Faculty Spotlight: Haydee Victoria Suescum

Haydee Victoria Suescum - Art Faculty

ACC Art Professor Haydee Victoria Suescum never set foot in an art museum during her formative years because there were none in Panamá at that time. Since then, her work has been displayed more than 50 times in museums around the world — from major U.S. cities such as New York City; Miami; Washington, D.C.; Boston; and San Antonio to countries such as Italy, Korea, Colombia, Ecuador, and Peru, as well as the Museo de Arte Contemporáneo (MAC) in her hometown of Panamá.

Recently, the MAC Panamá featured her painting "Naturaleza Escondida" (HIdden Nature) to celebrate National Women's Day. "Of all the women artists, they photographed all the young women in front of my painting," says Suescum. "I was just blown away by this huge honor."

Last year, her bright orange painting titled "Yadira en la Península de Azuero" (Yadira in the Azuero Peninsula), was the featured centerpiece for the installation used in the MAC's digital promotions.The museum also has included her work in several other exhibits throughout the years and currently has three of her paintings in its permanent collection.

"I draw inspiration from my everyday experiences. I look at the services around me, the furniture, fruit cups, butcher shops, nail salons, and dentists. There's beauty in everything we encounter."

Suescum was born in D.C. to Panamanian parents. Her family moved back to Panamá when she was 10 years old. She returned to the U.S. at 18 to study art history at Wellesley College and went on to earn her MFA from the University of Texas — San Antonio and also attended the New York Studio School and the Wesleyan University Program in Paris.

Growing up in both the U.S. and Panamá inspired her to develop two very different series of work.

Her first series, Cuadernos (Notebooks), was inspired by the imagery that comes from living in a dictatorship — the paintings are monochromatic and abstract.

Tienditas (Little Stores), her second series, was inspired by the colorful hand-painted signs on the walls of mom-and-pop stores in Panamá and Spanish-speaking cities in the U.S. Her upbringing also led to a fascination for Spanglish — a portmanteau of Spanish and English — after moving back to the U.S.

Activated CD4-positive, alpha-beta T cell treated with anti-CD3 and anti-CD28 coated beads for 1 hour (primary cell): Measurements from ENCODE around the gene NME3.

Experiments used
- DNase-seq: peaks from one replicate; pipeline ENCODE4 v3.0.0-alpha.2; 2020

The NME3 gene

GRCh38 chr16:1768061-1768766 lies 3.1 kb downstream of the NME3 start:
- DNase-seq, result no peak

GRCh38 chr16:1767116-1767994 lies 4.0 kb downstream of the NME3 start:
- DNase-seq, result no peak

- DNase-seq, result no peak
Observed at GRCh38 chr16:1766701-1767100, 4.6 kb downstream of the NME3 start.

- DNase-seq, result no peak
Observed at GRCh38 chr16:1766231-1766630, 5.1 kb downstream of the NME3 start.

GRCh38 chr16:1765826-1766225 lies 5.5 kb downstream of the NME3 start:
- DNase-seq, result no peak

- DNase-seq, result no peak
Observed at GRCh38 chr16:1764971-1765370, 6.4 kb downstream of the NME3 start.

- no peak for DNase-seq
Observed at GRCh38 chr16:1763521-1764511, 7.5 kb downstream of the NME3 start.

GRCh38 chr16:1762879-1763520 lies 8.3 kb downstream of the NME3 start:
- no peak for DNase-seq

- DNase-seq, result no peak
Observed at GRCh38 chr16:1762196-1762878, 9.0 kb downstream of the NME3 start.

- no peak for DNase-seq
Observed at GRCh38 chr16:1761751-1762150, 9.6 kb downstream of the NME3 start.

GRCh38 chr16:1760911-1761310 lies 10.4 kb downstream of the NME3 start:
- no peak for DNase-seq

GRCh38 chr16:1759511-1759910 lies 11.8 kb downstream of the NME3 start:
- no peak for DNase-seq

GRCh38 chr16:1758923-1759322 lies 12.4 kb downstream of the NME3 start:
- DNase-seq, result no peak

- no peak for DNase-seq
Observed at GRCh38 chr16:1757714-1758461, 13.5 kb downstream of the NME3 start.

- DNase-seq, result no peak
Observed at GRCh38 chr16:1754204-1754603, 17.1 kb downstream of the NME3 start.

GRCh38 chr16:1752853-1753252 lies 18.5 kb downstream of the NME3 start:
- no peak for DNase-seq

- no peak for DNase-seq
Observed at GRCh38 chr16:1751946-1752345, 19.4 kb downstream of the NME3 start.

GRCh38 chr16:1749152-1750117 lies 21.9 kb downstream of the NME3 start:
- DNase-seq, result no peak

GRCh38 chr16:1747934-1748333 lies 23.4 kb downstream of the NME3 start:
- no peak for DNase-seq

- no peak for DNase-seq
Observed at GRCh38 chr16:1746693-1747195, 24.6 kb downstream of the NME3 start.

Pieces from this series take a humorous approach to mispronounced English words. For example, her work titled "Zasthebys" is surrounded by an inflatable vinyl frame. Suescum calls this piece "brilliant by mistake." The painting features the Spanish words "Piezas de bicicleta" (Bicycle Parts), but the only visible letters are "ZAS DE BIC."

"My friends thought I was trying to write Sotheby's in Spanish. There's a lot to be interpreted in their reaction. It represents much of the struggle I faced when I moved back to the U.S. speaking little English."

She carries these lessons forward in the classroom.

In fall, Suescam will combine technology and the arts by incorporating the use of iPads into her Drawing 1 course to improve student learning outcomes. As a member of the inaugural ACC Digital Fellows, she learned how to adapt and apply new technology-based teaching skills to the classroom.

"I paint my own reality. That's what I want my students to understand, too. Teaching is really rewarding. I love the work that comes out of the classroom. I see so much growth, and it makes me proud."

 

Comments

Wonderful article! I too have a "fascination for Spanglish". I was a fine art major too and would love to hear how you are using ipads " into her Drawing 1 course to improve student learning outcomes". I help faculty with using instructional tech in the classroom. Let me know if I can help with anything or the local FISS at your campus.

Hola Guapa! I remember a few of your colorful sayings "double thoughts", "second visions" and corn flake bowls" instead of cereal bowls. In the memory of our late great friend, Lacey Wingham Gallagher, I say"riotous".! Love, Kathleen Donohue. PS. Please say hi and send my love to to Pilar and your brother from Wesleyan whose name simply escapes me. It is called getting old. Love, KLD

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